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The Heart and Soul (Patrol) of West Michigan’s Dinner Plate

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Chances are you've heard of former American Idol winner Taylor Hicks.

But did you know the Alabama native has a passion for more than just music? We sat down with Taylor during his recent Michigan visit to talk about why he decided to bring his travel-cuisine show, State Plate, to the Mitten and what viewers can expect when the episode airs this fall.

Spoiler alert: He knows the right way to pronounce "pączki."

As Michiganders, we're well-acquainted with the rich bounty and quintessential dishes of our great state. But if someone who had never been to Michigan before wanted to know what the perfect Michigan "State Plate" was, what would you serve them? That's what Taylor Hicks' show State Plate seeks to explore. Now filming its third season, State Plate features Taylor's travels to different states across the country and his quest to assemble the perfect state plate—representing each one's most historic, famous and tastiest dishes.

While in Michigan, Taylor made special West Michigan-centric stops in Grand Rapids, Shelby and Kalamazoo—in addition to Lansing. His adventures in other states have brought him to ranches, docks, markets and festivals, so it's safe to say there are endless possibilities to where exactly Taylor ended up while here.

WMW: Welcome to Michigan! Is this your first time here?
TH: Thank you! I've toured and done some shows throughout the state in cities like Detroit and East Lansing, in addition to having some friends up in Traverse City, so I've been around the state, but not in a capacity like this. I get to come visit and try all of this great food—and that is what I'm particularly excited about.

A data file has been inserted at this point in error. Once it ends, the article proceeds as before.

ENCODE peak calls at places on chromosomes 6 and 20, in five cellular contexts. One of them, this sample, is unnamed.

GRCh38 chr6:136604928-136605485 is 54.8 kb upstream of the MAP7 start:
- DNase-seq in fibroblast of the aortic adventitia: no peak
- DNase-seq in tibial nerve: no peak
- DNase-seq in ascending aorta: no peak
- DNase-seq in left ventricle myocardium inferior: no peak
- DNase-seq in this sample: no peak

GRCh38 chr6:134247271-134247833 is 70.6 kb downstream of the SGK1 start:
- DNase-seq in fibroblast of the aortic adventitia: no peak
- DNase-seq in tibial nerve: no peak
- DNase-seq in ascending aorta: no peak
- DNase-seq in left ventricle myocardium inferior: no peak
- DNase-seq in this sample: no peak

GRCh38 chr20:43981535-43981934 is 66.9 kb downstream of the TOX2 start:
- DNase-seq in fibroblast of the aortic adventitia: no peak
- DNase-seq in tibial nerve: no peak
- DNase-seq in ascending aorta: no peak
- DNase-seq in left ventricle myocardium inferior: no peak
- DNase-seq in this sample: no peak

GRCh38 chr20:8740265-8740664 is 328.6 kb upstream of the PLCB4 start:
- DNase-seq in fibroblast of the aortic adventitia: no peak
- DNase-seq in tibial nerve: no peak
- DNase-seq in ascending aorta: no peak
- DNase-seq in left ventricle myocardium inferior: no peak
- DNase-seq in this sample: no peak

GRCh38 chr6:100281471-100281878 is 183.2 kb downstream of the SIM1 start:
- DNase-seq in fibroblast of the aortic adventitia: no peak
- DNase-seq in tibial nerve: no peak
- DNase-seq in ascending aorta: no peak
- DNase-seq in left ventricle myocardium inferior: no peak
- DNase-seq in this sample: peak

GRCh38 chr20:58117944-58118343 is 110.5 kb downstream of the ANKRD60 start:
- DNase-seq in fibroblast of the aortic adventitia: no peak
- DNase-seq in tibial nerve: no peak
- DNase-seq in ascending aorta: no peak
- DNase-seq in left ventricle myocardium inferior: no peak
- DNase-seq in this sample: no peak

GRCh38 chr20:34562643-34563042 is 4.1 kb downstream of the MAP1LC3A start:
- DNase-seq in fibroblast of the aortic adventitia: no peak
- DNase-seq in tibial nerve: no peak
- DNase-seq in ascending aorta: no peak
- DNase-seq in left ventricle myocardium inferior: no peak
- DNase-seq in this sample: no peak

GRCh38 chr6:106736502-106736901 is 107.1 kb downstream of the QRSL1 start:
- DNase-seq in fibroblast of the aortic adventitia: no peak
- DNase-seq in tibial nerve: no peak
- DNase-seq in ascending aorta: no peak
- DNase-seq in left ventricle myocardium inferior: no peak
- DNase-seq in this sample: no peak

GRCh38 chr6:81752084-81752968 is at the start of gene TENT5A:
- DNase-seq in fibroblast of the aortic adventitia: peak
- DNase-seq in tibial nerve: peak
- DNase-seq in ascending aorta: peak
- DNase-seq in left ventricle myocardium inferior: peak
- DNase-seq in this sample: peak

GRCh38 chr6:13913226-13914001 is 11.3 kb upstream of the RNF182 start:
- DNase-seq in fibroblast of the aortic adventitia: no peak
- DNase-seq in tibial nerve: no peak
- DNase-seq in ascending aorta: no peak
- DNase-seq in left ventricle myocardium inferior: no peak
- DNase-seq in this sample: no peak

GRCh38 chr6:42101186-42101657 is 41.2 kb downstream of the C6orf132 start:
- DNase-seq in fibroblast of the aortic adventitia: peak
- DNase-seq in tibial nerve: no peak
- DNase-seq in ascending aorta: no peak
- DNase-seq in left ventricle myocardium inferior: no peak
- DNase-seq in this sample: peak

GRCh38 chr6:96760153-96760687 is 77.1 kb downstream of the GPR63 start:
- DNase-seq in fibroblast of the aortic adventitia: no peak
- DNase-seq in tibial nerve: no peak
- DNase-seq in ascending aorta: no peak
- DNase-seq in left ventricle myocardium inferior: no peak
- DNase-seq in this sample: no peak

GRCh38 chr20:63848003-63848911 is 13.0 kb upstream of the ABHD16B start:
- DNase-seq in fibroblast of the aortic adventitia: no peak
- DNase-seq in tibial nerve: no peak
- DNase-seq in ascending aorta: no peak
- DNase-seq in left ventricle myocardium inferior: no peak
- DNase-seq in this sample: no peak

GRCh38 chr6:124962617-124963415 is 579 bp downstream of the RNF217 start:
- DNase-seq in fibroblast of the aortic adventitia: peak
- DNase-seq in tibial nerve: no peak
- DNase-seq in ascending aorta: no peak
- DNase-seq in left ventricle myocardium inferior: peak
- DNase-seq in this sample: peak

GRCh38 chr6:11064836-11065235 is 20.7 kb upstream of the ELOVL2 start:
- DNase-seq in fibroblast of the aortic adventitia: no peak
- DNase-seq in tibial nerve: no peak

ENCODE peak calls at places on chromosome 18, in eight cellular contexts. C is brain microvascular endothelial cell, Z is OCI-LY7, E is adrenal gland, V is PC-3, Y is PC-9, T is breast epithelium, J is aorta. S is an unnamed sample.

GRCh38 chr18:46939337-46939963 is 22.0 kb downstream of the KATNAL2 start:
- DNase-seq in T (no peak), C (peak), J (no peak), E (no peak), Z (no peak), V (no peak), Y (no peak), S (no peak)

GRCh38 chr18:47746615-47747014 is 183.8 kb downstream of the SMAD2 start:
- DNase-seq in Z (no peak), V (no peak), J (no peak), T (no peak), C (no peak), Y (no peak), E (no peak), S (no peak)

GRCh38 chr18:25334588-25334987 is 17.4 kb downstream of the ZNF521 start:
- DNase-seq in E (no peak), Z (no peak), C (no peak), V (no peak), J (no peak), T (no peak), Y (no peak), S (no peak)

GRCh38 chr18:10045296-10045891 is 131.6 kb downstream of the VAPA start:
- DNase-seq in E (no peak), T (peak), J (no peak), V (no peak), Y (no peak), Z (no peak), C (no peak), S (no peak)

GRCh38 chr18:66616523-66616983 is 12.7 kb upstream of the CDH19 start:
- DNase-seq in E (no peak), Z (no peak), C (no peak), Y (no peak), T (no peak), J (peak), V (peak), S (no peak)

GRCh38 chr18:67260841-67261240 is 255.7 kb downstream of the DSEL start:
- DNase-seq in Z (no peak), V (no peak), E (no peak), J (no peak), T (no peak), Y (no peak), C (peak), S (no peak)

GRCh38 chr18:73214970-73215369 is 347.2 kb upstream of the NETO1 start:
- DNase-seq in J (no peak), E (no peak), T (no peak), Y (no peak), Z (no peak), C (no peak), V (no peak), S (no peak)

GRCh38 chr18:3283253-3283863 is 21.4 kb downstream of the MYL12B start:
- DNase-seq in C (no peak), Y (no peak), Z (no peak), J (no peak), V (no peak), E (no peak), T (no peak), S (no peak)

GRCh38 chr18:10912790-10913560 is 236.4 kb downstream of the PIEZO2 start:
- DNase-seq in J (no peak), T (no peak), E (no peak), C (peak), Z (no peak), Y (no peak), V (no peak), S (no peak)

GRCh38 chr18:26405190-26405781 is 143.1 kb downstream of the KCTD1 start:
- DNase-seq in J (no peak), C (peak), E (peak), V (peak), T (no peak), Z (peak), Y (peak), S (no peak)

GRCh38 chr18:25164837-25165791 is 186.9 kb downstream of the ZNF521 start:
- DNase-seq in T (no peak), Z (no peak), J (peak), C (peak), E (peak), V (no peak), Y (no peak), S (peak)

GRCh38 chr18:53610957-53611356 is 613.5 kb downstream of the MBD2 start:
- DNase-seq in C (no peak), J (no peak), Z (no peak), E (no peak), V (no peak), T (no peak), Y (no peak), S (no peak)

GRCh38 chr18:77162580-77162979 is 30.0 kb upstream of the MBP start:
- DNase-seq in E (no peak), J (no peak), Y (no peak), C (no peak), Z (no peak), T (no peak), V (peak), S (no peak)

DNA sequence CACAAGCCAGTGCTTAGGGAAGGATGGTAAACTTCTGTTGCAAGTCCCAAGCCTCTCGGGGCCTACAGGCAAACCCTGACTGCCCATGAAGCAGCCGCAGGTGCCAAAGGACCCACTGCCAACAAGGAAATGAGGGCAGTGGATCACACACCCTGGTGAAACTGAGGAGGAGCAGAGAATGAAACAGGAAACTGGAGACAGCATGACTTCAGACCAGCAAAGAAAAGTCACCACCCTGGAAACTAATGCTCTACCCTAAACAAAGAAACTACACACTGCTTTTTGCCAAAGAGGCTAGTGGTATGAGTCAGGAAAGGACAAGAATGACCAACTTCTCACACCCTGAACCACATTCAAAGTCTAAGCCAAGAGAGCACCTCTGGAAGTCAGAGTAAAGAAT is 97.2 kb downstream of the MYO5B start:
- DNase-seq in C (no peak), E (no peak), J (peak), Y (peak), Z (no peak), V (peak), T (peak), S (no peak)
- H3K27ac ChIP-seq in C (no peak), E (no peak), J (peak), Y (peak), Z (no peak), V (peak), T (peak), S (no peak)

WMW: How did you choose cities to visit and why?
TH: It's hard to swing through all of this big ol' state! Michigan has a lot of diverse influences from a wide variety of places, from Scandinavian to Norwegian and more. There are staples that are synonymous with farm-heavy Michigan that we were excited to touch on. We wanted to do a segment on some farmland because for as many delicious dishes that you can find in great establishments, there's just as many to discover on your local farms. We also wanted to do a wild rice segment focusing on Native American heritage, because there are tribal lands here in Michigan—an important historical aspect to touch on.

WMW: What can viewers expect to see when they watch the episode?
TH: Exploring foods that go hand-in-hand with Michigan was key. Viewers can expect to see some dishes that are definitely familiar, but they also may learn something new they didn't know before. There also may be a pączki appearance in Grand Rapids!

WMW: What's the most interesting experience you've had while filming the show so far?
TH: Being an Alabama boy, going to Alaska—a place I'd never been—and learning about all of the different foods there, was something I enjoyed immensely. Ever since I was a kid, I always wondered about all the places I'd never been to and what kinds of foods the people who lived there ate.

WMW: Have you tried something you never thought you would?
TH: Eskimo Ice Cream—it certainly looks like ice cream, but doesn't taste like it! [Insert whale blubber here.] But foods like that are fun to try! Eskimo Ice Cream is a perfect example of a food people might not necessarily think anyone eats, but serve as an important dish to different ethnic communities around the country—and usually we see that state-favorites regularly come from ethnic communities, like the Polish pączki that's so popular in Michigan.

WMW: I know this is the hardest question yet, but what's your favorite food?
TH: Being from Alabama, barbecue is probably my favorite. I've co-owned a barbecue restaurant for the past seven years and that's sort of how I got into hosting food and travel. Hopefully, I can eventually do a State Plate barbecue edition soon—all you need is some pig and whiskey!

Taylor also stressed the importance of appreciating the people who produce and grow staple items enjoyed all around the country. Once State Plate filming is complete, he'll be focusing on recording his new album in Nashville, which is due out in the fall.

State Plate airs at Mondays at 7:30 p.m. (EST) on INSP; viewers can catch the Michigan episode when it airs this fall.

Written by Sarah Suydam, Staff Writer at West Michigan Woman.

Photo courtesy of INSP.

 

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